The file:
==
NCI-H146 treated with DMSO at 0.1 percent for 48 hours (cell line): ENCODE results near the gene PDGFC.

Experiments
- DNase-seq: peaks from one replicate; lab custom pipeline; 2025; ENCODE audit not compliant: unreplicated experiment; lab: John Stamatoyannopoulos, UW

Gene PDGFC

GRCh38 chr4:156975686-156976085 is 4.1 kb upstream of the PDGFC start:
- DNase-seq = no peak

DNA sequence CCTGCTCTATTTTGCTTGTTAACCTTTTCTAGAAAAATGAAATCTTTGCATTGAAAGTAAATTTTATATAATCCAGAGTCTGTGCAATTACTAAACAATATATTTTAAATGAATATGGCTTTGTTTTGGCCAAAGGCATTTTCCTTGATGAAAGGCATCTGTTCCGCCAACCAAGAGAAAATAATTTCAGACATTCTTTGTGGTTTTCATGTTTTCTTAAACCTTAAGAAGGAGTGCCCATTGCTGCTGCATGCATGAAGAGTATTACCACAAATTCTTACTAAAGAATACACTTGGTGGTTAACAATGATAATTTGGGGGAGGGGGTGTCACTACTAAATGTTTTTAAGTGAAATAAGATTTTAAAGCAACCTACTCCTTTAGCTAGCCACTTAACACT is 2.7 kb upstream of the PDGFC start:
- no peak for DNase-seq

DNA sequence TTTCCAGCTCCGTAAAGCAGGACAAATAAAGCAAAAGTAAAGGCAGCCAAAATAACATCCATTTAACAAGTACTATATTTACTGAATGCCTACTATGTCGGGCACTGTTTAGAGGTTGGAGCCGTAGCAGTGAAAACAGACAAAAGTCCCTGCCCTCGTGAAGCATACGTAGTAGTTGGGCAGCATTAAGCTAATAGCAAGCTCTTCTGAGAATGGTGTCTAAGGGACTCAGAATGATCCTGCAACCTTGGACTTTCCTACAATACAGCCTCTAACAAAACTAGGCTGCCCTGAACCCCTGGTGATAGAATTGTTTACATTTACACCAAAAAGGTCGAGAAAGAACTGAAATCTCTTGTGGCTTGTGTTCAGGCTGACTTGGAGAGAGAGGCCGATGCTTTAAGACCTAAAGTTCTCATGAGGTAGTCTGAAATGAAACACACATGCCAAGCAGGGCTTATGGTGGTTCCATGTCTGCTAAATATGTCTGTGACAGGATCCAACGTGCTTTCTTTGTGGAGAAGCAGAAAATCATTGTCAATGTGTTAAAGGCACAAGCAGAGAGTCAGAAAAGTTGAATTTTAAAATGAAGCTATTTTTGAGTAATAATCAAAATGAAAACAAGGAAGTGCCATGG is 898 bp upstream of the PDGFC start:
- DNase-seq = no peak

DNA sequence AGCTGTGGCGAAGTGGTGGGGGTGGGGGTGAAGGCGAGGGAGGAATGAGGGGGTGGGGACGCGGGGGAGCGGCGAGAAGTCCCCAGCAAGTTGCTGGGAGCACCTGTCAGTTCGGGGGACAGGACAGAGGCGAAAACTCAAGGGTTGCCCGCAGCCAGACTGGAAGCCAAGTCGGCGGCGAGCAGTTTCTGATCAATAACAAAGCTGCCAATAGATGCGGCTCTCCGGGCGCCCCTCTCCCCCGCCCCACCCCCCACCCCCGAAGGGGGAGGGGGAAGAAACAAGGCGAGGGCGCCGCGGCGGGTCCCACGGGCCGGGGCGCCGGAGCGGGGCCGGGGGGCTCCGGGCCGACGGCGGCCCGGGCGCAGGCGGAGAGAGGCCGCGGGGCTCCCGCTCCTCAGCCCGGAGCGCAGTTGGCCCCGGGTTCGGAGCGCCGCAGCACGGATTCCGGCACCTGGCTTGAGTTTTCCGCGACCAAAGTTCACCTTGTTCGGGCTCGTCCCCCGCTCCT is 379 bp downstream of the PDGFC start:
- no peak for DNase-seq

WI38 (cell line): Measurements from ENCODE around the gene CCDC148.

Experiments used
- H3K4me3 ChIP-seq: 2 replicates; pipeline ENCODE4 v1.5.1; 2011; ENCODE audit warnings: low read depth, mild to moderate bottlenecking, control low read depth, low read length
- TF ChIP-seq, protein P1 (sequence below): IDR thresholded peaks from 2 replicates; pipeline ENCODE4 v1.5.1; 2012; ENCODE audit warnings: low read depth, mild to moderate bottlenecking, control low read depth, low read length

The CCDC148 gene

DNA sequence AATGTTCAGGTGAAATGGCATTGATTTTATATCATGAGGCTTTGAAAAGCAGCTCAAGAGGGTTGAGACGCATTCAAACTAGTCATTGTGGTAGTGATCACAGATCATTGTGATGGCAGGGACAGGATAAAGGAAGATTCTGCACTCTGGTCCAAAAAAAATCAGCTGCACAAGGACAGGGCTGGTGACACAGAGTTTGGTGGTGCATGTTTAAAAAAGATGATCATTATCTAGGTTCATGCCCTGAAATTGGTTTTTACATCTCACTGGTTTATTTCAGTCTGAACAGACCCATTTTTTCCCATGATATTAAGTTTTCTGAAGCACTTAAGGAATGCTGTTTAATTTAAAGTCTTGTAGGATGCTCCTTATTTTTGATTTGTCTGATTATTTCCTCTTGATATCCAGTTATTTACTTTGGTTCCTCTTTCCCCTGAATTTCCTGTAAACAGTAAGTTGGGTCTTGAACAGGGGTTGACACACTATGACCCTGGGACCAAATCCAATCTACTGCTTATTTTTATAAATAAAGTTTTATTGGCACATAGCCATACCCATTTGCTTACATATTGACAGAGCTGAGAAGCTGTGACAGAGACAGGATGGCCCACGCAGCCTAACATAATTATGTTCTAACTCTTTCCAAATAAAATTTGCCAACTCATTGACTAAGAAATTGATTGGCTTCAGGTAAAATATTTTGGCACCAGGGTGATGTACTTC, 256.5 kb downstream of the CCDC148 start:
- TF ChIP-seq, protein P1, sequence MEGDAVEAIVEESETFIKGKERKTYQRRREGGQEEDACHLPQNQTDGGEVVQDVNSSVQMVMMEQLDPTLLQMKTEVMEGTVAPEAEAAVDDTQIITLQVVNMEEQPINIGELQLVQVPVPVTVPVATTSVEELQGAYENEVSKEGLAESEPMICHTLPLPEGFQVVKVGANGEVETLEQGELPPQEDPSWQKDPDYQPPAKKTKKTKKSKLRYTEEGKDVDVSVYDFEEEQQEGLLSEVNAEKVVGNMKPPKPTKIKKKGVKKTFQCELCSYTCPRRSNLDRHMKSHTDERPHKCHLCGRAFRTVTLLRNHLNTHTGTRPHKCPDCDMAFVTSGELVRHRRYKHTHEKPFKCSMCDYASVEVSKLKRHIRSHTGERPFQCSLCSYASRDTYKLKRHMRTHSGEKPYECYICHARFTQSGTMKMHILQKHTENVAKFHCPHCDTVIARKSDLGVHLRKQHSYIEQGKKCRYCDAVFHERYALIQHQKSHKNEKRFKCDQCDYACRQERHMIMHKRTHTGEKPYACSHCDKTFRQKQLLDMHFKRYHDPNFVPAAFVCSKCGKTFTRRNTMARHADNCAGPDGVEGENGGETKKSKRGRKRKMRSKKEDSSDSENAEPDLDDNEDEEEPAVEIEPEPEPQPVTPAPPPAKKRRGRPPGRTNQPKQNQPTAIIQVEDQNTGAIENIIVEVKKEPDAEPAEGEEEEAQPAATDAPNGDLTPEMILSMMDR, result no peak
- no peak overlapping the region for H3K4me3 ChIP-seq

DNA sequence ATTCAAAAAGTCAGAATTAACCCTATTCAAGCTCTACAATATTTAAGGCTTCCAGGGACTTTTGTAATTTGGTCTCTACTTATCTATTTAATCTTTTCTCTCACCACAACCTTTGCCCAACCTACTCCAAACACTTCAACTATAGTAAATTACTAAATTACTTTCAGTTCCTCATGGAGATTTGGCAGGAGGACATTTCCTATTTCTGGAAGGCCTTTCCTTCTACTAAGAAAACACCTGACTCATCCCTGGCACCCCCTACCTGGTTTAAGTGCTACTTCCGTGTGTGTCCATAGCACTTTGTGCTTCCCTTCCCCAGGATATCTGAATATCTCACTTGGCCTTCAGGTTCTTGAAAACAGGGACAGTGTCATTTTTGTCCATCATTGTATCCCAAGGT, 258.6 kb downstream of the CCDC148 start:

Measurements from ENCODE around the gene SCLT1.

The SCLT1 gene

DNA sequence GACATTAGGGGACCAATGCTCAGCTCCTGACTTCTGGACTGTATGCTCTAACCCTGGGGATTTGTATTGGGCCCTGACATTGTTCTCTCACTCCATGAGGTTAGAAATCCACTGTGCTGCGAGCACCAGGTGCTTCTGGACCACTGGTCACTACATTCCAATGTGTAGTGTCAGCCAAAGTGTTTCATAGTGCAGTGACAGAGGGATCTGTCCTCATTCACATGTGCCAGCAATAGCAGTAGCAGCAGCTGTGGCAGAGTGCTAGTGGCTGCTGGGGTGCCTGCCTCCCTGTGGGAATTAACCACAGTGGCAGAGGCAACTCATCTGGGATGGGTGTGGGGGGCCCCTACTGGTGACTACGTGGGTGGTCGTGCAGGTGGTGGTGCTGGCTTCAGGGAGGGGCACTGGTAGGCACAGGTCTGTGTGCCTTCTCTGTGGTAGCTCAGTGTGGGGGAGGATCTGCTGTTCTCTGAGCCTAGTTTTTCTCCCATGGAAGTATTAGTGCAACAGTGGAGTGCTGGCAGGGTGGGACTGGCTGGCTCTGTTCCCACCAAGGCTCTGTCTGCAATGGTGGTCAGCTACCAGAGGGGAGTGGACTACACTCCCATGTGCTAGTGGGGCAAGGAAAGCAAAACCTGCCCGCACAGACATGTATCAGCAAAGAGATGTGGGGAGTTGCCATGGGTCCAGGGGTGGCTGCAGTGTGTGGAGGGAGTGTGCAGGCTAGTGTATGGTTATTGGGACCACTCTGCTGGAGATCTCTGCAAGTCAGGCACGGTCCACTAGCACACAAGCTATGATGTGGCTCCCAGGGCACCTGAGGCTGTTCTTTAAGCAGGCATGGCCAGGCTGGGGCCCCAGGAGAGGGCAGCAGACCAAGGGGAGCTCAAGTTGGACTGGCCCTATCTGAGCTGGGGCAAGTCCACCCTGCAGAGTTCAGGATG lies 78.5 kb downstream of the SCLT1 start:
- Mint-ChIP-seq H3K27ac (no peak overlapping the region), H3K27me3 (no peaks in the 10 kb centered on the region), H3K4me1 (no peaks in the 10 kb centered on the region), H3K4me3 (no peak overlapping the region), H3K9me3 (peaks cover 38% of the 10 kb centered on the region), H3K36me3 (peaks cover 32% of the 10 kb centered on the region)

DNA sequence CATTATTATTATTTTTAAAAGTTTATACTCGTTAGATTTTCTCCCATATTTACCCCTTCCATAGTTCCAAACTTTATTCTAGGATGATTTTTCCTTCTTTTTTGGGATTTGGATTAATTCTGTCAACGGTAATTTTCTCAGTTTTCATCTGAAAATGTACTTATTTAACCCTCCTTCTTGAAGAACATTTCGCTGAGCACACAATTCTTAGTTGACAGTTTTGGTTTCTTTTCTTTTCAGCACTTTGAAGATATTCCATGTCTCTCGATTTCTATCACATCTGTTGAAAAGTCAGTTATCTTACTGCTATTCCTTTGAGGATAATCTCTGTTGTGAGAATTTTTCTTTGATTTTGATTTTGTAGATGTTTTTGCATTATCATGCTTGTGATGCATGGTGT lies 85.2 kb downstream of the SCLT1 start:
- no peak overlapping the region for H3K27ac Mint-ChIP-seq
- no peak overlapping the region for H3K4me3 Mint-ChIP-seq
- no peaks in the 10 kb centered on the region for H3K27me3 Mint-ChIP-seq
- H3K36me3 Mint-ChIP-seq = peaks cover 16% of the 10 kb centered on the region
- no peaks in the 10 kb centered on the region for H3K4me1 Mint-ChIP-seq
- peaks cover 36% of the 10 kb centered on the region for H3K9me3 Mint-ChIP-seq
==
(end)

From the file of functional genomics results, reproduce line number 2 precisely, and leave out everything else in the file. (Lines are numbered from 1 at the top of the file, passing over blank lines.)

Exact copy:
Experiments